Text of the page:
Between 2012 and 2020, Corruption Watch received 32 998 whistle-blower reports, of which 16% contain allegations of corruption within the local spheres of government; The majority of complaints stem from Gauteng (41%), followed by KwaZulu-Natal (11%), with 8% of reports each coming from Limpopo, Mpumalanga, and the North West; The municipalities most implicated by whistle-blowers are the City of Johannesburg (700 reports), Ekurhuleni (354 reports), City of Tshwane (325 reports), eThekwini Metropolitan Municipality (166 reports), and the City of Cape Town (125 reports); The most common forms of corruption at a local level are bribery (28%), procurement irregularities (24%), employment irregularities (11%), abuse of power (9%), and embezzlement of funds (8%). According to whistle-blowers, most corruption occurs within the office of the municipal manager (34%), or relates to local/metro police (30%), housing and human settlements (10%), transport (5%), and the office of the executive (5%); and In 2020, Corruption Watch received a record number of 857 whistle-blower allegations relating to corruption within local government. We also saw a 50% increase in cases stemming from the Eastern Cape, Free State, KwaZulu-Natal and the Western Cape, compared to the previous year

UNDERSTANDING LOCAL GOVERNMENT

Before delving into the corruption issues plaguing municipalities throughout South Africa, it is worthwhile to understand broadly the structure and workings of local government. The governance, objectives and functions of local governments are mainly provided for by Chapter 7 of the Constitution of the Republic as well as the Municipal Systems Act. All local government municipalities are autonomous institutions with their own processes and programmes. However, it is important to note that the three types of local governments – metropolitans, district councils and local municipalities – operate under provincial and national laws. Thus, it is critical that municipalities adhere to principles of accountability, democracy and good governance. These manifest through the provision of basic services, cultivating safe and healthy environments, and encouraging community members and organisations to participate in municipal processes and programmes. The Department of Cooperative Governance and Traditional Affairs (Cogta) assists municipalities, with a primary role of providing budgetary support. In addition, the South African Local Government Association, which is overseen by Cogta, acts as an employer body for municipalities and its key purpose is to empower members with skills and to lobby for the interests of municipalities. Municipalities are comprised of two main structures –council and the administrative arm. The former consists of political officials who are elected directly and indirectly. Half of the political officials in the council are voted for directly and the other half are voted for based on proportional representation. The citizenry votes for the political component in local government elections that are held every five years. It is in this process of direct and proportional representation that the citizens select the individual councillors and political parties who are responsible for the affairs of their communities. The basic unit of each municipality is a ward and half of every municipality council is made out of individual ward councillors. The administrators, who are appointed by the Council, act as the executive arm of the municipality. These are the employees of the local government. The Council is tasked with, among other things, developing policies, determining budgets, writing by-laws, and appointing the municipal manager who oversees the administrative arm of the municipality. The municipal manager oversees the administration of the municipality, executing its service delivery mandate and implementing the policies and by-laws determined by the Council.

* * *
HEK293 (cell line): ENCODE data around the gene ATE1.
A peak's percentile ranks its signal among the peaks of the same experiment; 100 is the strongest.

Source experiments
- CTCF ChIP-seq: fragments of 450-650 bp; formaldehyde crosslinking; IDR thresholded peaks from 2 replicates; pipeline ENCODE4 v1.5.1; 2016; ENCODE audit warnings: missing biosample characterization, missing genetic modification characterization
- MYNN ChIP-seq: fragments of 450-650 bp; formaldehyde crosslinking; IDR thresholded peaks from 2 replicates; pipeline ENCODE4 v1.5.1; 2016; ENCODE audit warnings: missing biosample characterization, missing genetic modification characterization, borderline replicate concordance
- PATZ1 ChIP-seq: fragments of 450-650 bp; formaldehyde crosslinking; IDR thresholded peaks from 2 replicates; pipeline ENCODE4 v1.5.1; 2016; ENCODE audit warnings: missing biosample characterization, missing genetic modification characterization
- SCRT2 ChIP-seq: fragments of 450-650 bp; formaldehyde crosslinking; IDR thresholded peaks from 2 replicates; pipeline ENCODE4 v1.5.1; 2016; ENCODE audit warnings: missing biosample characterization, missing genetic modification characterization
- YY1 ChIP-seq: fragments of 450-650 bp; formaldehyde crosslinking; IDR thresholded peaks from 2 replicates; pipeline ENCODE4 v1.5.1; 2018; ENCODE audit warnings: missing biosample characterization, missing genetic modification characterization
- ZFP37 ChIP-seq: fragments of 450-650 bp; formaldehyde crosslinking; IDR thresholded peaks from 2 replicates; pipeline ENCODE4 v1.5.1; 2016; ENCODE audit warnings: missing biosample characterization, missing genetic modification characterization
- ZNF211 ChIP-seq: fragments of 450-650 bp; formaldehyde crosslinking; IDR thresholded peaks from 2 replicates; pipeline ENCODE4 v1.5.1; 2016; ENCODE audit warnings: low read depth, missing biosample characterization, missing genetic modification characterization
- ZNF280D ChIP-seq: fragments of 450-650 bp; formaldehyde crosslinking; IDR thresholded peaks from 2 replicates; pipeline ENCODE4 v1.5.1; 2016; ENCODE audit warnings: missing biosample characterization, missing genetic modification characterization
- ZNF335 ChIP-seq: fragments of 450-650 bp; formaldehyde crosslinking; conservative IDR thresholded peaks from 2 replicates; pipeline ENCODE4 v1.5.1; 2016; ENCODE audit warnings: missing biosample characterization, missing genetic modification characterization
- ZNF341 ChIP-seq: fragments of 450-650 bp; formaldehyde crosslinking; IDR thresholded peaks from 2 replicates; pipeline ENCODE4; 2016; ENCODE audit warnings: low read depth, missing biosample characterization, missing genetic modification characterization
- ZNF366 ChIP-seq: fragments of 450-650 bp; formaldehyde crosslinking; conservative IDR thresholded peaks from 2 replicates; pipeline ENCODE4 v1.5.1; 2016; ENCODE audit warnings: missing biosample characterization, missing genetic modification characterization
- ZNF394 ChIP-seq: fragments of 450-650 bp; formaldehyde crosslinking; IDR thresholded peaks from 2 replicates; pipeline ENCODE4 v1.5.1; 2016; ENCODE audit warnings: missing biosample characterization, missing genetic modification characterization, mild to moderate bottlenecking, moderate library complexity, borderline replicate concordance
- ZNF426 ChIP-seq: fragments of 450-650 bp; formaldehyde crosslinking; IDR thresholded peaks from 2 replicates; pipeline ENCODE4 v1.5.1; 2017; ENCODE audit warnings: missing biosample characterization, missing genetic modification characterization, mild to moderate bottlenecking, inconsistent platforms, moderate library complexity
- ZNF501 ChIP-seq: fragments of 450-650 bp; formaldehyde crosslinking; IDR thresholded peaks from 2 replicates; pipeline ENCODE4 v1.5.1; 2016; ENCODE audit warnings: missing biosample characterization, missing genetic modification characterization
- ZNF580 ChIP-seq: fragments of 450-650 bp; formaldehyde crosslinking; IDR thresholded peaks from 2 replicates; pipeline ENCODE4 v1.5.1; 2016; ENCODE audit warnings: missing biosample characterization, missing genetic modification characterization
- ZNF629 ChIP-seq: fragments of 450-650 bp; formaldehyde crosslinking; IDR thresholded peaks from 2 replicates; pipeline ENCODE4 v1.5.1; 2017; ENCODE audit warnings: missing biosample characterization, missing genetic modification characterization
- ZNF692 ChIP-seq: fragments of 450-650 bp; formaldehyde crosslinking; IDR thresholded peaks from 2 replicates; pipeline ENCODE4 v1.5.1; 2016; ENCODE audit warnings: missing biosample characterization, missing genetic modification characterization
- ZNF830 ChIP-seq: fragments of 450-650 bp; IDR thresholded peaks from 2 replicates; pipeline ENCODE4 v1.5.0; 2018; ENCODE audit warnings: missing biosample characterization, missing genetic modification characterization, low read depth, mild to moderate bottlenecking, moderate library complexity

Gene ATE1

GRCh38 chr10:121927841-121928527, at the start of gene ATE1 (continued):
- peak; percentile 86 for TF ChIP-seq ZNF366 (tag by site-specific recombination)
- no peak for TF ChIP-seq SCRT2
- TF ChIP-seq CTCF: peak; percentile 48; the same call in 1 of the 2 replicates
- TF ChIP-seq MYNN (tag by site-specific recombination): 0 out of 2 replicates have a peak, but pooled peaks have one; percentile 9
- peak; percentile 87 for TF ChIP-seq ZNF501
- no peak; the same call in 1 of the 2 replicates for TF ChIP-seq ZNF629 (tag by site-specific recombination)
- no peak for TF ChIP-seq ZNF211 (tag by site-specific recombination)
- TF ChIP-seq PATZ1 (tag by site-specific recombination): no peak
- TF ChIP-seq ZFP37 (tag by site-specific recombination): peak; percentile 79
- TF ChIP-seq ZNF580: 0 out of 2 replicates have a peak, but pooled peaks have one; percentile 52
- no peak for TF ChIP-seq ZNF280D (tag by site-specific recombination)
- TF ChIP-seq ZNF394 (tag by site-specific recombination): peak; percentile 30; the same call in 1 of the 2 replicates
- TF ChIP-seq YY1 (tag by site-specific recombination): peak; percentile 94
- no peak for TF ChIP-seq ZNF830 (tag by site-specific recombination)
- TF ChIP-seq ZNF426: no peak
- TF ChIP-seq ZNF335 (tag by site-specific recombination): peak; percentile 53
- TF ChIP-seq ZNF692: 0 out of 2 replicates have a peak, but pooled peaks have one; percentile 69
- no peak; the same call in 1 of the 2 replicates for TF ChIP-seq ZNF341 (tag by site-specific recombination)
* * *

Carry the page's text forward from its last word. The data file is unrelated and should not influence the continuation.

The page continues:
Ultimately, municipalities ensure that communities have water and sanitation provisions, electricity, developed and maintained infrastructure, and that community members have a voice in decisions to be taken. To ensure that the aforementioned is realised, every community and household, especially those categorised as indigent, receive a financial provision in the form of the equitable share grant and the municipal infrastructure grant. These fiscal instruments aid in the upkeep of towns and cities and ensure that households are given a certain amount of electricity and water free of charge.

UNPACKING THE TRENDS